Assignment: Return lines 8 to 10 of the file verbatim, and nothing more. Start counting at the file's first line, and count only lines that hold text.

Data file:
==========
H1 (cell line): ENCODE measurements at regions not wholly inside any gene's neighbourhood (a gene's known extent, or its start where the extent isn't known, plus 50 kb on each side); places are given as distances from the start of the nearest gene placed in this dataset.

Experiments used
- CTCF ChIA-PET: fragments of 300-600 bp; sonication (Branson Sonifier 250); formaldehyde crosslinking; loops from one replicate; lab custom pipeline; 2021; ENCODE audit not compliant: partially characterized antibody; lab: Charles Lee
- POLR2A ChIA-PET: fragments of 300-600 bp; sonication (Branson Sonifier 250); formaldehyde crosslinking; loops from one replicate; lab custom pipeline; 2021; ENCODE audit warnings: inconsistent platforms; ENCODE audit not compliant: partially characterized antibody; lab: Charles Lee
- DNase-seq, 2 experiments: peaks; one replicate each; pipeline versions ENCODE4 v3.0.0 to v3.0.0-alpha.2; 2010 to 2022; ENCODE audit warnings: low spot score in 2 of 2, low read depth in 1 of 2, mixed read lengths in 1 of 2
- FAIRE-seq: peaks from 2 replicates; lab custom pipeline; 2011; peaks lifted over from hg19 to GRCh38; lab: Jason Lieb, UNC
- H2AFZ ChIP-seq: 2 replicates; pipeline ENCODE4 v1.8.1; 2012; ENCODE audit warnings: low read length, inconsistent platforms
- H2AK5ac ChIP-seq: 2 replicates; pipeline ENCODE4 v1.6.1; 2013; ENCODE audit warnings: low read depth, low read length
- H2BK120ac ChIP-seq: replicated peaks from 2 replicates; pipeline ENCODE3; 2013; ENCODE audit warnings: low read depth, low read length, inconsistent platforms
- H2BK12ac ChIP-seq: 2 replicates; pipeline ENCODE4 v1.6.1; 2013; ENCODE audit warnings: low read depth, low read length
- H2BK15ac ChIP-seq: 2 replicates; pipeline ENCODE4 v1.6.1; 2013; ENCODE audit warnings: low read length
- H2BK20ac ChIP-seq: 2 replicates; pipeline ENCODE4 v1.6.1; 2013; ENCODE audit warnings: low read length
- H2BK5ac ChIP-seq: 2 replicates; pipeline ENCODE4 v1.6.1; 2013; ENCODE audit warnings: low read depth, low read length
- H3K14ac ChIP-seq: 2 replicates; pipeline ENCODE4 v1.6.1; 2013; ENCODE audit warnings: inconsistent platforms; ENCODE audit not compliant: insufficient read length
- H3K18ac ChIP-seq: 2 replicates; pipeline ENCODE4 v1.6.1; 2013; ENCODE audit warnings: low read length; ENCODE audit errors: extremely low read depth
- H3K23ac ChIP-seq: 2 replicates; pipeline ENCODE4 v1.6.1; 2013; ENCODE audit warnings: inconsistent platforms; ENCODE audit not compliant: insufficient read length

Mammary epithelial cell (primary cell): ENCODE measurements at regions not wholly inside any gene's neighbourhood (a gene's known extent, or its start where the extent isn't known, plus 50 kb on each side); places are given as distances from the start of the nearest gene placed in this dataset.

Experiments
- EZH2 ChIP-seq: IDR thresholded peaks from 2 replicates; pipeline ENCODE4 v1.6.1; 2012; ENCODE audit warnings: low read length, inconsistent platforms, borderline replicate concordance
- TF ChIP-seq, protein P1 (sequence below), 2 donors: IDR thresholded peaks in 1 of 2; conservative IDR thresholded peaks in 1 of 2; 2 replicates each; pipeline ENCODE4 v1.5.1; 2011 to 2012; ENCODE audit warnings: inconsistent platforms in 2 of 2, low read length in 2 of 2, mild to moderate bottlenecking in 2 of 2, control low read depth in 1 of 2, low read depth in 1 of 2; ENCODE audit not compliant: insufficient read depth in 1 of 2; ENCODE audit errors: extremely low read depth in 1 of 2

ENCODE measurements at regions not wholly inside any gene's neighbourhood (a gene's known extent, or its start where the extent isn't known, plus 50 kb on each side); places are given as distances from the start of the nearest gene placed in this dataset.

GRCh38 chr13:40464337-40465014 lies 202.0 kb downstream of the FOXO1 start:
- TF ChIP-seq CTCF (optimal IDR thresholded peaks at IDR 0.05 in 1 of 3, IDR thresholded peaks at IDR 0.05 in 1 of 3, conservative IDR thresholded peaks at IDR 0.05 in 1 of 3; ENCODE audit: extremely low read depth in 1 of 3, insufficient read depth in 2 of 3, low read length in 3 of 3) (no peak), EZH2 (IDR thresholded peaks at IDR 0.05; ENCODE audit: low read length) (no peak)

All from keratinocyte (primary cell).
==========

- H2AK5ac ChIP-seq: 2 replicates; pipeline ENCODE4 v1.6.1; 2013; ENCODE audit warnings: low read depth, low read length
- H2BK120ac ChIP-seq: replicated peaks from 2 replicates; pipeline ENCODE3; 2013; ENCODE audit warnings: low read depth, low read length, inconsistent platforms
- H2BK12ac ChIP-seq: 2 replicates; pipeline ENCODE4 v1.6.1; 2013; ENCODE audit warnings: low read depth, low read length